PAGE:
Roseanne’s Cancellation and the Danger of Dog Whistles

There are so many kinds of ignorance at play that it's almost hard to know where to start.

Roseanne Barr. Getty Images/Kaitlyn Flannagan for Observer

When Roseanne first aired in 1988, the television landscape had a weird emphasis on escaping into the fantastical, not just with the grand romance and soap operatics of Beauty and the Beast, but also with the fast-talking and glamorous lawyers of LA Law. Even working class-centric shows like Cheers were largely just hang-out farces.

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But then Roseanne came along and tackled working class issues head-on, and it felt refreshing as hell. It wasn’t just Roseanne‘s willingness to show messy suburban houses, overweight people and money issues; many forget the show was considered progressive for its time (at least against certain conventional wisdom). For instance, Barr was rather outspoken about gay issues during a time when that stance was far less popular (her sister is gay), and she legitimately seemed to have empathy when it came to generational divides. I don’t think I ever related more to a kid on TV than I did Darlene. And if all that weren’t enough, Roseanne was responsible for developing a cadre of young writers who went on to become superstars: Amy Sherman Palladino, Joss Whedon, Chuck Lorre, and Norm Macdonald. The show even featured the work of Carrie Fisher.

Season one of ‘Roseanne.’ ABC Photo Archives/ABC via Getty Images

These fine qualities of Roseanne earned it a lot of goodwill. And when the recent string of television revivals like Will & Grace turned out to be lucrative —not to mention the fact that networks were looking for four-quadrant programming in the age of President Donald TrumpABC considered it high time to bring back Roseanne.

The revival drew huge ratings, was praised as a centrist representation of current political divides, and even got a salute from the president himself. Then yesterday, Barr tweeted a stream of racist horseshit, including saying Valerie Jarrett was the product of the “muslim brotherhood and Planet of the Apes.” These comments first prompted her apology, then her decision to leave Twitter (temporarily), and then ABC’s decision to cancel the revival. But the larger question remains: how could we have known Barr would say something like this?

The sad answer is “because of literally everything about her.”

The truth is that there are so many kinds of ignorance at play here that it’s almost hard to know where to start. But let’s begin with the fact that there were so many (especially writers of color) who lambasted ABC’s decision from the start. Because while much of America quite simply forgot about Barr, there were many who noticed she had become a very different kind of “normal” person on social media. She touted conspiracy theories, displayed rampant Islamaphobia, went on anti-trans rants, and let’s not forget the time she dressed up like Hitler (Barr is Jewish, and the shoot was for Heeb, but it’s not difficult to deduce that her real intent was shock value).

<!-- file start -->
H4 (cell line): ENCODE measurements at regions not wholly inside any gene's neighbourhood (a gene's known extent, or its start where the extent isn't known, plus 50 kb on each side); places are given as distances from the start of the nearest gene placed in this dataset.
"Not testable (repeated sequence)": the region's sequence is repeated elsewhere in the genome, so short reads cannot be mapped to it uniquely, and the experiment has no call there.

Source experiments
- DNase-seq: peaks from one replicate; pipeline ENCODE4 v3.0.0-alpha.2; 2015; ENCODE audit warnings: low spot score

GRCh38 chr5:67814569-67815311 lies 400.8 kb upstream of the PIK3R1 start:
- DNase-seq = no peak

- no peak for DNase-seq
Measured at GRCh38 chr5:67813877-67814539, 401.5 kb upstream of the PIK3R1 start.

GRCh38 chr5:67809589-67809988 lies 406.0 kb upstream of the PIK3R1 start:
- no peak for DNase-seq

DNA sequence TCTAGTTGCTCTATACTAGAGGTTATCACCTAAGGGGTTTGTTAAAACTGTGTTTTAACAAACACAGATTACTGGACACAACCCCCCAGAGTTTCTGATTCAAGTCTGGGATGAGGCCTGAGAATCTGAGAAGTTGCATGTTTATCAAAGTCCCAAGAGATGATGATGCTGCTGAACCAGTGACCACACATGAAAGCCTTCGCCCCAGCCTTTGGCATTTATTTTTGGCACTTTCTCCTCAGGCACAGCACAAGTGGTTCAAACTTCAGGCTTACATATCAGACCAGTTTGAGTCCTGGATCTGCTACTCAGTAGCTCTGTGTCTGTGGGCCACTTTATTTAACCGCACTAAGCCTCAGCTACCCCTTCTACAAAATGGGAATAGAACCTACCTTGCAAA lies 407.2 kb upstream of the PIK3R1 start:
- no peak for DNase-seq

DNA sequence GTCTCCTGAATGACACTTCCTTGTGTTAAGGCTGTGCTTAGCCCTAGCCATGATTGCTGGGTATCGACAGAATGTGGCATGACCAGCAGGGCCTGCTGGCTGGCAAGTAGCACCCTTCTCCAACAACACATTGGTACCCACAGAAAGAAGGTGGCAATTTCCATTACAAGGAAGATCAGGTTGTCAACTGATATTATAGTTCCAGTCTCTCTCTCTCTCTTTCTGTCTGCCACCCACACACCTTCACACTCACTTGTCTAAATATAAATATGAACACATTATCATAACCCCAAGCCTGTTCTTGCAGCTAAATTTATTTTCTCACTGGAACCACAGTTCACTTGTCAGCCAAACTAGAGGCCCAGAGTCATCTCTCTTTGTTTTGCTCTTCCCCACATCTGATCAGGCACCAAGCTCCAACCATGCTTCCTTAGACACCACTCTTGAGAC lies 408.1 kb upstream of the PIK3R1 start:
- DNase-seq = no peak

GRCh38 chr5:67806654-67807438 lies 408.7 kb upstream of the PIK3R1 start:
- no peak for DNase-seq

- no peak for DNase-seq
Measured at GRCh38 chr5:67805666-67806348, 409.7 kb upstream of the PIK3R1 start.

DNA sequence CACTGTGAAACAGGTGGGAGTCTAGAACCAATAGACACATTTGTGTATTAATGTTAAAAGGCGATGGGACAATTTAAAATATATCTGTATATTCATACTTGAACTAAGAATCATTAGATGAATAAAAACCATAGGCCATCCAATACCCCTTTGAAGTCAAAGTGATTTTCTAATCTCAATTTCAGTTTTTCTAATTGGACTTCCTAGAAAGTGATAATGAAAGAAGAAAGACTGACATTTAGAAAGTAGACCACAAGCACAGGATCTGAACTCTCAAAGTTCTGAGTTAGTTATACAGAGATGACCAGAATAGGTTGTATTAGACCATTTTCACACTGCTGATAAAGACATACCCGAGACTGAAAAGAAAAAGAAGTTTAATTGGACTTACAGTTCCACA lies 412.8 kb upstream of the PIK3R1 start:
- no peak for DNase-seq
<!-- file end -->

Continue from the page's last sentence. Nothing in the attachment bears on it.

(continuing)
But her bad behavior on Twitter didn’t stop when the revival came along, as Barr went after Parkland student David Hogg by insinuating he was giving a Nazi salute in a photo. This had all been happening for a while but didn’t prevent the show from running. The fact that her obviously racist tweet is the proverbial “line in the sand” reveals the much more insidious idea that decorum is more important in modern society than intent.

I’m going to be clear: I hate the notion of decorum. You could maybe chalk this up to growing up in salty New England and having parents that swore like sailors, but the real reason is that it puts emphasis on manners and polite speech instead of the real morality of the belief itself. This means that you can hate gay people, but if you don’t say a slur, you are being “civil,” which just means that decorum belies intent. And when I look at the intent of the new Roseanne, I can tell you something abundantly clearly: the goal was to take all of Barr’s outrageous political sentiments, smooth out the edges, make her palatable, put in some faux centrist mantra, and ultimately normalize her. And that’s absolutely what the revival did.

When you watch old episodes of Roseanne and compare it to the revival, they may seem similar, but they are vastly different in terms of the dramatic modus operandi. As much as her character would “tell it like is” before, Roseanne and Dan were often willing to be the butt of the joke in the story’s ultimate point, especially as their children grew up and steamrolled them along the aforementioned generational divide.

But the revival has been chock-full of a sneaky switch of tack, where entire plotlines are built around people attacking Roseanne’s character before a moment of smug self-satisfaction and proving how she is not racist or whatever the heck they were saying! In other words, it’s not a lesson learned; it’s designed to prove her right no matter the criticism. But along the way you get all the information you really need to prove otherwise.

The second episode of the revival of ‘Roseanne.’ Adam Rose/ABC